Charlotte’s greatest strength lies in its market size (both local and regional), as well as the exceptionally strong corporate base in and around the city. The median family income is strong as well, ranking highest on this list. Charlotte was repeatedly mentioned as a possible relocation destination for the Expos and as recently as 2005 was on the “Marlins Relocation Tour.”

I should mention that you could flip a coin with my no. 3 and no. 4 in this ranking. Both of their fortunes are tied to the political landscape at any given time a relocation or expansion was to arrive. Both markets have very different strengths and weaknesses that could play a factor at any given time.

Cons
Charlotte’s fortunes are negatively impacted by, of all teams, the Washington Nationals, who play nearly 400 miles away. The relocation of the Expos to D.C. was tied to a regional sports network (MASN) for Orioles owner Peter Angelos. That means the broadcast territory for the Nationals and the Orioles reaches to Charlotte, which also means it may be a good long while before MLB has any notion of trying to cannibalize a television market that was hard fought for by Angelos. Add in the fact that the NBA Hornets relocated to New Orleans when an arena didn’t arrive, thus causing the city to scramble to get a new arena built and get an NBA team back in 2005, and going after public dollars would be a tough go. Throw in the Carolina Panthers for good measure, and suddenly with an MLB team in the market you’re looking at a population base per franchise of 250,363—a tight squeeze in the market.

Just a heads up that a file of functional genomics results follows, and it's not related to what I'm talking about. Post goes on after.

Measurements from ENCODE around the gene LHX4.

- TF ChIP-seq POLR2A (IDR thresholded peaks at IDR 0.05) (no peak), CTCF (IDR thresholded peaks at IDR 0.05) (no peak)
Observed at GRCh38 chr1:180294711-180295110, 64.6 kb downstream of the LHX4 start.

3. Portland, OR
Population (data): 593,820
Distance to Nearest MLB Market: Seattle (200 miles)
MLB Television Territories Impacted (data): Mariners
Median Household Income (2006-2010): $48,831
Television Information (data): (Ranks 22nd in DMA) 1,182,180 television households, 1.035 percent of US TV households
Radio Information (data): Arbitron ranking: 23rd (Metro 12+ population: 2,152,300)
Number of Major League Teams: 2 (NBA: Trail Blazers, MLS: Timbers)